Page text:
The Economy According to James

"Go to now, ye that say, To day or to morrow we will go into such a city, and continue there a year, and buy and sell, and get gain: Whereas ye know not what shall be on the morrow. For what is your life? It is even a vapour, that appeareth for a little time, and then vanisheth away. For that ye ought to say, If the Lord will, we shall live, and do this, or that." James 4:13-15

Yesterday my dad was summoned to the public counter at his work (for the City) where a man was waiting to speak to him. Several years ago, when construction in California looked like it couldn't get any better, he had decided to drastically expand his construction-related business and had started to build a new facility to accommodate that. Due to problems, mostly on the part of his architect, the building is still not off the ground and he has 250,000 dollars in cash into the project already. His permit expires on August 28 and he was asking my dad for advice.

You see, he was just diagnosed with cancer, and at best the doctors are giving him a 20% chance of survival. Twenty percent. He was asking my dad--should he go through with the project? Dad said that, as a City employee, he couldn't answer that question, but as a friend he would try. He then asked the man if he really wanted to risk so much with the (large) possibility that his widow would be left with a significant debt in an economy that is quickly spiraling downward for the construction element. He pointed to the very building he was standing in while they spoke as an example: less than two years ago our city was doing so well that they decided to build a large new city hall, on the assumption that the funds to pay for it would come from a minimum of 1,000 building permits pulled per year for the next twenty years. It sounded like a modest and achievable number at the time, but the economy has levelled off, and within the last two months combined the City has only taken in 20 building permits, and we're less than one full year into our promised twenty years....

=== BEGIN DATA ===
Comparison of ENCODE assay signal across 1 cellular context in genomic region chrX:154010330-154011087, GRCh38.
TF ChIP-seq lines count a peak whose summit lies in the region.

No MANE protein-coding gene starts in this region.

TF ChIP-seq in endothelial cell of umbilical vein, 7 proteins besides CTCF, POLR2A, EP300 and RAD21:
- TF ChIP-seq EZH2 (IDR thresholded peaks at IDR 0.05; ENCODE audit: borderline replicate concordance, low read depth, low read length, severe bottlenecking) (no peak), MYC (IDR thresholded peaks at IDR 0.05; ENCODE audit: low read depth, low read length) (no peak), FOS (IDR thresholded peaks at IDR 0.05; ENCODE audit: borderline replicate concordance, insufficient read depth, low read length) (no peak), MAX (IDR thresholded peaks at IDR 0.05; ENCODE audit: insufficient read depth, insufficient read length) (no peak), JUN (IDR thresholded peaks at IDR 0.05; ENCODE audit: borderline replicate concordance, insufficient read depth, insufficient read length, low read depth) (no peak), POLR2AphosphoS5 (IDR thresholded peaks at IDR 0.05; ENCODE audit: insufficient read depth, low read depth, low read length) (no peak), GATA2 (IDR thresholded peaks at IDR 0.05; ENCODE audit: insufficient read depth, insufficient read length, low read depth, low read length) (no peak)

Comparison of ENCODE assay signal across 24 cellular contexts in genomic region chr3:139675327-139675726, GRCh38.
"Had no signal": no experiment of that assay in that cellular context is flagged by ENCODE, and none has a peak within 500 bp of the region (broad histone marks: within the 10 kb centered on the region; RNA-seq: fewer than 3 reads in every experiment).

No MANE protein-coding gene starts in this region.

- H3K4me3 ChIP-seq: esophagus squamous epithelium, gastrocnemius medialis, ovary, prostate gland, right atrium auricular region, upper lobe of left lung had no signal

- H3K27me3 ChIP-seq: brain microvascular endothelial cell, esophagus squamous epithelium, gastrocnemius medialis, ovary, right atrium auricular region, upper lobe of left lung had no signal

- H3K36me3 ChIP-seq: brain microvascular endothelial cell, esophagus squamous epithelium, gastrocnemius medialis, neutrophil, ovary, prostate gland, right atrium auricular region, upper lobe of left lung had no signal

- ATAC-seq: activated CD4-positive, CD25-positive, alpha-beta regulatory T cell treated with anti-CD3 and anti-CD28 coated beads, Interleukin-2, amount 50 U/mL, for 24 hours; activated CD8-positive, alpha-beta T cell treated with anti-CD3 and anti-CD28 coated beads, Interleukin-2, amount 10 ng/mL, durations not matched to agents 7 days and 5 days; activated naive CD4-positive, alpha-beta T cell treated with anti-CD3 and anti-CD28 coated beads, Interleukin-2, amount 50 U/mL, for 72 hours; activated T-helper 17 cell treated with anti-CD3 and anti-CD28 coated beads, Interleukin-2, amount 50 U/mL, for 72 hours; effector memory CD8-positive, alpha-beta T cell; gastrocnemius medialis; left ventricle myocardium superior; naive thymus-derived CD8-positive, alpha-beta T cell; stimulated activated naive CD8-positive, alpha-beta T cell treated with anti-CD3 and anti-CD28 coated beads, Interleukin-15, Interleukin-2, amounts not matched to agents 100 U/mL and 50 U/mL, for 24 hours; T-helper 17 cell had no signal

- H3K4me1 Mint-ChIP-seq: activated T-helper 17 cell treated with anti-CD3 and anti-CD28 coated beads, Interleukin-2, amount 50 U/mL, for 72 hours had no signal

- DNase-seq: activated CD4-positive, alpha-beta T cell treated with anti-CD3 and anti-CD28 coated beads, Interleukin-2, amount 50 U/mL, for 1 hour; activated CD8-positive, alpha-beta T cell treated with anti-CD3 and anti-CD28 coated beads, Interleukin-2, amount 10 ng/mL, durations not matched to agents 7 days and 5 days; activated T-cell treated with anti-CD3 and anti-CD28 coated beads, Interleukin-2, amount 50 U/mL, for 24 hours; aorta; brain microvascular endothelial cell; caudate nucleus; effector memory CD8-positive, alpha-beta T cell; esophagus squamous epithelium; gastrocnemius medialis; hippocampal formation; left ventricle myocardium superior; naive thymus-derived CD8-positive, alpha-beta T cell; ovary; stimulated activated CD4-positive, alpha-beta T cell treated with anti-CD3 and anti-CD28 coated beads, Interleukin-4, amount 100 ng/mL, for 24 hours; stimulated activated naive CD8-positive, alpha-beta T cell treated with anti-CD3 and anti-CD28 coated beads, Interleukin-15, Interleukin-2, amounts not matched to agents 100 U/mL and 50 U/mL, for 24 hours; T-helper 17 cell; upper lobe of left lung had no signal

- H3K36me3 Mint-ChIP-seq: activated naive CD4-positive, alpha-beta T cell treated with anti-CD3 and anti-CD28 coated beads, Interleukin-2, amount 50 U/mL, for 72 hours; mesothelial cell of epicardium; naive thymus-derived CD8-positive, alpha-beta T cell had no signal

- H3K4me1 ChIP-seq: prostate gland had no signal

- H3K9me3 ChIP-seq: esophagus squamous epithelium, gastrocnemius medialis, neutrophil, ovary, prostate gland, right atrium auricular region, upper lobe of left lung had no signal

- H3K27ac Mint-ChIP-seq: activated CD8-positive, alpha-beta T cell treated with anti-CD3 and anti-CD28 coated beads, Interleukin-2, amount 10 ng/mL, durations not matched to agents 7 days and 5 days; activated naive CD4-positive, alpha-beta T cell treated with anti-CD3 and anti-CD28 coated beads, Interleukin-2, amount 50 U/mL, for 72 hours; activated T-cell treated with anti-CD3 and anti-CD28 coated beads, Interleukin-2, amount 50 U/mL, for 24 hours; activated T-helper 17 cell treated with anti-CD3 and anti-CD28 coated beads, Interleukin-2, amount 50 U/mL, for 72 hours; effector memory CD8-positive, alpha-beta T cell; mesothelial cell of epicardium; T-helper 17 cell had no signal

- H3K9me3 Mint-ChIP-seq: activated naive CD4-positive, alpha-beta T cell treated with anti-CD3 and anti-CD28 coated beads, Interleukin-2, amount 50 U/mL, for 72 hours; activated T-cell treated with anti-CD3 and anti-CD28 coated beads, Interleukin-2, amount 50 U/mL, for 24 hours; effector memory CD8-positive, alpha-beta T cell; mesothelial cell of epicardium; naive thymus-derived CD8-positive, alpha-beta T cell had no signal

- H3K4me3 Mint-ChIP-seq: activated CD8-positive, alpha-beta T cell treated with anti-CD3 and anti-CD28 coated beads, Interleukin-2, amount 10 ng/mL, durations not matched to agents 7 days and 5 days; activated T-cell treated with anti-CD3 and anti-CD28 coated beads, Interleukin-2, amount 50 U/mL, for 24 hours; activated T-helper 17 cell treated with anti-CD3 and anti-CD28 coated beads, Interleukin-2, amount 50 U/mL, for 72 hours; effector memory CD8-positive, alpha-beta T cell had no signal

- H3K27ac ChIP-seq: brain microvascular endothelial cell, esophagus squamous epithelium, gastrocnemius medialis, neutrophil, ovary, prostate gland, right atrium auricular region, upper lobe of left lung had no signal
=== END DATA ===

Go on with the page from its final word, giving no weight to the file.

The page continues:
The man went away with questions, forced by an illness that he could have never anticipated. The divinely-inspired James was right; our lives are a vapor. I am currently struggling in my mind to balance out proper planning and foresight so that it is neither unpreparedness nor presumption but a mix of both. What is that balance? And in what ways would I wish I had done things differently if I were to be given a twenty percent chance of living tomorrow?

"LORD, make me to know mine end, and the measure of my days, what it is: that I may know how frail I am." Ps. 39:4